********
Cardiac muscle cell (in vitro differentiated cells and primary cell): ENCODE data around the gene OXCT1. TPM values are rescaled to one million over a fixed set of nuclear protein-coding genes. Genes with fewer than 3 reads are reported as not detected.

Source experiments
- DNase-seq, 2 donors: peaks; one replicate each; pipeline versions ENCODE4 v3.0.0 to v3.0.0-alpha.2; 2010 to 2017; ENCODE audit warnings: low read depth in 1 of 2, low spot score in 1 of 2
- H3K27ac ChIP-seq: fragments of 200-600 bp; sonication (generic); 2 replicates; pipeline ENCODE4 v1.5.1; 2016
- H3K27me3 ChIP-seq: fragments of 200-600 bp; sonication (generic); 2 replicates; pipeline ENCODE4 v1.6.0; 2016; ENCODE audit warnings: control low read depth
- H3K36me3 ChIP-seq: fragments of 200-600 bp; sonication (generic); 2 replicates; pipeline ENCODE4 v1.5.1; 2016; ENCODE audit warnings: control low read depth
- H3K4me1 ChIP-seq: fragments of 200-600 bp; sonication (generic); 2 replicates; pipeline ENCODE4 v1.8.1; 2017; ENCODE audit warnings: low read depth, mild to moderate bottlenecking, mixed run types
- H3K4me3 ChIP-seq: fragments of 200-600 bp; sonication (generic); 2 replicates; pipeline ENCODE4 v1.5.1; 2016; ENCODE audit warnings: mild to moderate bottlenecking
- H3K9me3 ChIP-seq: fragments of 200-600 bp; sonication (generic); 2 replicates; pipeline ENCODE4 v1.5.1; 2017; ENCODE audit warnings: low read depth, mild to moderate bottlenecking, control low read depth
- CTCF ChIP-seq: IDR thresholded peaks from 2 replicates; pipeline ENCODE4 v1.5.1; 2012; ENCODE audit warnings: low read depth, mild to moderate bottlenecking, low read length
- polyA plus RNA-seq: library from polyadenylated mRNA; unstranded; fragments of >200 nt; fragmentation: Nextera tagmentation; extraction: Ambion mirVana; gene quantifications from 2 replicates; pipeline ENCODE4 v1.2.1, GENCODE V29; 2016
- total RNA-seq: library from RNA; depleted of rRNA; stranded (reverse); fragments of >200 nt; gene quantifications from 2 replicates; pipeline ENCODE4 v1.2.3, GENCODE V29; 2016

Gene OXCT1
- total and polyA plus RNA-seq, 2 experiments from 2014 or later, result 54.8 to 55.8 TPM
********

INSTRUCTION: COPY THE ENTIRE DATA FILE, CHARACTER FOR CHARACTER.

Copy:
Cardiac muscle cell (in vitro differentiated cells and primary cell): ENCODE data around the gene OXCT1. TPM values are rescaled to one million over a fixed set of nuclear protein-coding genes. Genes with fewer than 3 reads are reported as not detected.

Source experiments
- DNase-seq, 2 donors: peaks; one replicate each; pipeline versions ENCODE4 v3.0.0 to v3.0.0-alpha.2; 2010 to 2017; ENCODE audit warnings: low read depth in 1 of 2, low spot score in 1 of 2
- H3K27ac ChIP-seq: fragments of 200-600 bp; sonication (generic); 2 replicates; pipeline ENCODE4 v1.5.1; 2016
- H3K27me3 ChIP-seq: fragments of 200-600 bp; sonication (generic); 2 replicates; pipeline ENCODE4 v1.6.0; 2016; ENCODE audit warnings: control low read depth
- H3K36me3 ChIP-seq: fragments of 200-600 bp; sonication (generic); 2 replicates; pipeline ENCODE4 v1.5.1; 2016; ENCODE audit warnings: control low read depth
- H3K4me1 ChIP-seq: fragments of 200-600 bp; sonication (generic); 2 replicates; pipeline ENCODE4 v1.8.1; 2017; ENCODE audit warnings: low read depth, mild to moderate bottlenecking, mixed run types
- H3K4me3 ChIP-seq: fragments of 200-600 bp; sonication (generic); 2 replicates; pipeline ENCODE4 v1.5.1; 2016; ENCODE audit warnings: mild to moderate bottlenecking
- H3K9me3 ChIP-seq: fragments of 200-600 bp; sonication (generic); 2 replicates; pipeline ENCODE4 v1.5.1; 2017; ENCODE audit warnings: low read depth, mild to moderate bottlenecking, control low read depth
- CTCF ChIP-seq: IDR thresholded peaks from 2 replicates; pipeline ENCODE4 v1.5.1; 2012; ENCODE audit warnings: low read depth, mild to moderate bottlenecking, low read length
- polyA plus RNA-seq: library from polyadenylated mRNA; unstranded; fragments of >200 nt; fragmentation: Nextera tagmentation; extraction: Ambion mirVana; gene quantifications from 2 replicates; pipeline ENCODE4 v1.2.1, GENCODE V29; 2016
- total RNA-seq: library from RNA; depleted of rRNA; stranded (reverse); fragments of >200 nt; gene quantifications from 2 replicates; pipeline ENCODE4 v1.2.3, GENCODE V29; 2016

Gene OXCT1
- total and polyA plus RNA-seq, 2 experiments from 2014 or later, result 54.8 to 55.8 TPM